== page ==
Image description: A young woman with short blonde curly hair and a left arm that ends at her elbow performs center stage in a sparkly fringe dress. Behind her a line of men in tuxedos, some with visible physical disabilities, pose and sing in front of a theatrical red curtain.
A professional company of actors with disabilities defies expectations by taking center stage in Chicago the musical.
imperfect is a story of artists…who live and perform with the uniqueness of disability, and therefore have historically been denied their place in the spotlight.
The documentary chronicles a unique company of actors who have all nature of disabilities – from spinal cord injury to Parkinson’s Disease, cerebral palsy to autism – as they attempt an unprecedented version of Kander, Ebb, and Fosse’s beloved musical Chicago. Capturing the raw, honest stories of the actors inside the production process and outside the theatre in their everyday lives, imperfect reveals a rare behind-the-scenes look at talented artists who push to succeed as professional performers, no matter the obstacles.
imperfect crushes stale notions of disability and affirms the human condition…in all its uniqueness.
While the past few years have seen improvement in visibility of d/Disability in entertainment and media, there is still a long way to go to achieve authentic and comprehensive representation of artists with disabilities on stage and screen…without condescension, pity, or stigmatization.
In 2017, the Ruderman Family Foundation produced a white paper showing that while 20-25% of the U.S. population has a disability, fewer than 2% of all television characters had a disability, and 95% of top TV show characters with disabilities were played by non-disabled performers (Ruderman 2017).
In 2021, a report from Think Tank for Inclusion & Equity (TTIE), Geena Davis Institute on Gender in Media, and Women in Film showed that 93.0% of writers said their most recent writers room had no Disabled or Deaf writers.
In theatre, there is no significant data available on representation of disability.
In addition to representation, the disability community still fights against shame-based narratives that prevent open and honest representation of disability in entertainment and media. Disabled characters that do show up are frequently one-dimensional, with disability overwhelming their stories at the exclusion of other experiences, traits, complexities, or life experiences. Especially in theatre, they are overwhelmingly played by non-disabled actors.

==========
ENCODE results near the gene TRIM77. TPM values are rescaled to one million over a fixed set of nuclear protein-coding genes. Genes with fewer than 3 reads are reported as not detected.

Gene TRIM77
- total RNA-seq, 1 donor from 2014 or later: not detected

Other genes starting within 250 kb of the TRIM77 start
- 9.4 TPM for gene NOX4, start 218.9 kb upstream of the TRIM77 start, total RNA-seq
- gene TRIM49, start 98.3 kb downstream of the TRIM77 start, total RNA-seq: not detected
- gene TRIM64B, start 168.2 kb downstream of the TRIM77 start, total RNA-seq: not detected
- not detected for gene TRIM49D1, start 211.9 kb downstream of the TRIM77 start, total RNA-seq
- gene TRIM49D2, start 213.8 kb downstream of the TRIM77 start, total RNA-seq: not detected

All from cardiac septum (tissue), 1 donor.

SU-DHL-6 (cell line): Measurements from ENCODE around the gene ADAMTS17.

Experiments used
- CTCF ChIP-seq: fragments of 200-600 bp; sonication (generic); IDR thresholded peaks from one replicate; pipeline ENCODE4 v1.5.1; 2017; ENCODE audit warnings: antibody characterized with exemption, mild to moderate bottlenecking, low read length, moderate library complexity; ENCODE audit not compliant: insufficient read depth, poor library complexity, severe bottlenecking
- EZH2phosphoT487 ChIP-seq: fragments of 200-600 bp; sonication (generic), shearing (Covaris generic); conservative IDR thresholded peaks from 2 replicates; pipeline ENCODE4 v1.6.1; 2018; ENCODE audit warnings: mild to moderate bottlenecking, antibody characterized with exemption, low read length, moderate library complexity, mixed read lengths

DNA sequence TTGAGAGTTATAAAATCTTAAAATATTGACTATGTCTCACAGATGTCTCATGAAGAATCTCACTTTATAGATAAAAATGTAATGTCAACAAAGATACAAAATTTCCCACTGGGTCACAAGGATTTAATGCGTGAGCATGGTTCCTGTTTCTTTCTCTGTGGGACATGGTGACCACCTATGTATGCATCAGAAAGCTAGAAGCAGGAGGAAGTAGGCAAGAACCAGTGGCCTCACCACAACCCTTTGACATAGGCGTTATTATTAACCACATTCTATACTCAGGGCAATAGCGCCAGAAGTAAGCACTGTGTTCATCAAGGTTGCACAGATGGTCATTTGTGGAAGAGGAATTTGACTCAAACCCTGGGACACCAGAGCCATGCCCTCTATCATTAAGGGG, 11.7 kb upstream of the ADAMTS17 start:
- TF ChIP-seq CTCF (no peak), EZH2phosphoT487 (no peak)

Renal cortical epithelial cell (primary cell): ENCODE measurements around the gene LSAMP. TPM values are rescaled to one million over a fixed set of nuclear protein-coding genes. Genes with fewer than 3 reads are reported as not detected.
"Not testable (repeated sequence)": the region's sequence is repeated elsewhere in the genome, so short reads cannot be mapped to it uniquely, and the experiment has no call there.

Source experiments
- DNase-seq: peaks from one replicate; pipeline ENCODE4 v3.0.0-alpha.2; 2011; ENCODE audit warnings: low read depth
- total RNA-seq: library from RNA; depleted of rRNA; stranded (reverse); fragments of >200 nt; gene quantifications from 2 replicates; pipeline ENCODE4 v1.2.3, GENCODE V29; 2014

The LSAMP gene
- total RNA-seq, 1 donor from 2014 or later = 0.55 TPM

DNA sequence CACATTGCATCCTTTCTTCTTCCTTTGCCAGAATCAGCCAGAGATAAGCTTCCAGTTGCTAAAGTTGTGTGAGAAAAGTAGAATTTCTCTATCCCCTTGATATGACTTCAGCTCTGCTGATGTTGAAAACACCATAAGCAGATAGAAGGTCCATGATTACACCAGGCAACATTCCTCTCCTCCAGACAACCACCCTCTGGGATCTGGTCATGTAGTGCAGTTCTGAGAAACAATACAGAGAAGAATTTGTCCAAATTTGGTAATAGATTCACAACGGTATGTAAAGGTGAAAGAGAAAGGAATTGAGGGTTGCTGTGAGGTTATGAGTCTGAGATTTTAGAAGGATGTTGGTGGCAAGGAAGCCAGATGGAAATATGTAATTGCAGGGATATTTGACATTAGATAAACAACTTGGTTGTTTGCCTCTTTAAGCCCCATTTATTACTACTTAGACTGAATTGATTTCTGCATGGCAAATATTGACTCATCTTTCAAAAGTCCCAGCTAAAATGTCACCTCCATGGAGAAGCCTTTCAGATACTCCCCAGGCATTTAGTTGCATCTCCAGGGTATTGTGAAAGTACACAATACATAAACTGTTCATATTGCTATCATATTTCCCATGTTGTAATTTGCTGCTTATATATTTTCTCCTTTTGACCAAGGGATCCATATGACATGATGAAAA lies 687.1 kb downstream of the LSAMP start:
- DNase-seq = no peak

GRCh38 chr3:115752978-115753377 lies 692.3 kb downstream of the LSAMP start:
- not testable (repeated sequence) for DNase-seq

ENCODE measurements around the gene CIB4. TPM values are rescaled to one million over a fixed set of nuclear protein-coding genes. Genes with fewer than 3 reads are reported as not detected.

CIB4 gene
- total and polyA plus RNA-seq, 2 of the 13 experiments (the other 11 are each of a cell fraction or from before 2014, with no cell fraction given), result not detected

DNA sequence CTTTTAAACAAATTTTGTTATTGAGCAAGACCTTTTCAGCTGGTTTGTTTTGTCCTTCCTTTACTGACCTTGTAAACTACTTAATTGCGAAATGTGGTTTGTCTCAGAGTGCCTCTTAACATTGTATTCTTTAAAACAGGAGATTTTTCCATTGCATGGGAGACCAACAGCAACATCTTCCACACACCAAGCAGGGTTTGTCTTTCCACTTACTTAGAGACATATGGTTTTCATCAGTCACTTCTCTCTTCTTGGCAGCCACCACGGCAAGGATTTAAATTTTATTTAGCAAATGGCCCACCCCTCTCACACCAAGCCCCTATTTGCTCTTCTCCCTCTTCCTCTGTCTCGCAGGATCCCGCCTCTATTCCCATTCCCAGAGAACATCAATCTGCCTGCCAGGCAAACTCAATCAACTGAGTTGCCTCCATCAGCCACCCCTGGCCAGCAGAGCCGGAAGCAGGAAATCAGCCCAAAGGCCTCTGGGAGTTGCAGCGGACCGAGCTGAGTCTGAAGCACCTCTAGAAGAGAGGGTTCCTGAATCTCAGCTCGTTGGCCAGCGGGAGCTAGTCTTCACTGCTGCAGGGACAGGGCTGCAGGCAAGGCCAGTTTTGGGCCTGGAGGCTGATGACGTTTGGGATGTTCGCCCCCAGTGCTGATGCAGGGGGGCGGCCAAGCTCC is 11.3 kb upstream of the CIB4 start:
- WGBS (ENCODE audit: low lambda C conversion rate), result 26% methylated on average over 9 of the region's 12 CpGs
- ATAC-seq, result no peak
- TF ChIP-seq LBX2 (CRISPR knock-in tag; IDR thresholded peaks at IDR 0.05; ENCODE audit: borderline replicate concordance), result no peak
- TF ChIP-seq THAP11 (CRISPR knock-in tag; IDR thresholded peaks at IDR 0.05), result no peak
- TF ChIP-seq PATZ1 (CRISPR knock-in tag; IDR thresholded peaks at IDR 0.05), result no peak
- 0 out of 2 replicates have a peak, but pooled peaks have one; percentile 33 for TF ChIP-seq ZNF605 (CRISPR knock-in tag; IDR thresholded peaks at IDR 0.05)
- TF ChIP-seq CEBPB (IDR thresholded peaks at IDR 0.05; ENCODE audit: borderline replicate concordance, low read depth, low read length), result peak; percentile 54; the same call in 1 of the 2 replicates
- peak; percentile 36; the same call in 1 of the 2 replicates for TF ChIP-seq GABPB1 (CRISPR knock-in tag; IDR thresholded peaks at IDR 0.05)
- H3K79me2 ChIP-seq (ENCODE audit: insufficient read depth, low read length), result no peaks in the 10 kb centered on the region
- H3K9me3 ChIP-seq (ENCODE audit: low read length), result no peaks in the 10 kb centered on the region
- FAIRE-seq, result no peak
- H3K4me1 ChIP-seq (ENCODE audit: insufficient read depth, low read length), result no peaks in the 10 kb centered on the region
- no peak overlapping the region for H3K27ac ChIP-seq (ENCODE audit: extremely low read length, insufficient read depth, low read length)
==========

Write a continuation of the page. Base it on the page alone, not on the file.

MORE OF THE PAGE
imperfect fights against these historical trends. The film puts strong, creative humans with disabilities front and center, telling their own stories, introducing the world to a theatre company where talented performers with disabilities do exist. Working under the direction of a disabled leader, they produce groundbreaking, award-winning productions.
As the entertainment industries begin to turn the tide around inclusion of disabled artists, imperfect actively presents many who are already doing the work – ready, willing, and able.
Actor, Director, True West Colorado Theatre Person of the Year (2017)
Image description: A white woman with short blonde hair. in jeans and a green collared shirt sits with leg crossed in a black frame manual wheelchair.
10-time Heartland Emmy®-Award winning filmmaker
Image description: A black-and-white close-up of a white middle aged man staring thoughtfully at the camera, his left hand at his cheek.
Oscar®-winning producer and editor
Image description: A white man with a beard and dark rimmed classes stares at the camera with hands resting on the top of his head.
Your donations are tax deductible via our fiscal sponsor Denver Film Society (a 501(c)(3) nonprofit organization).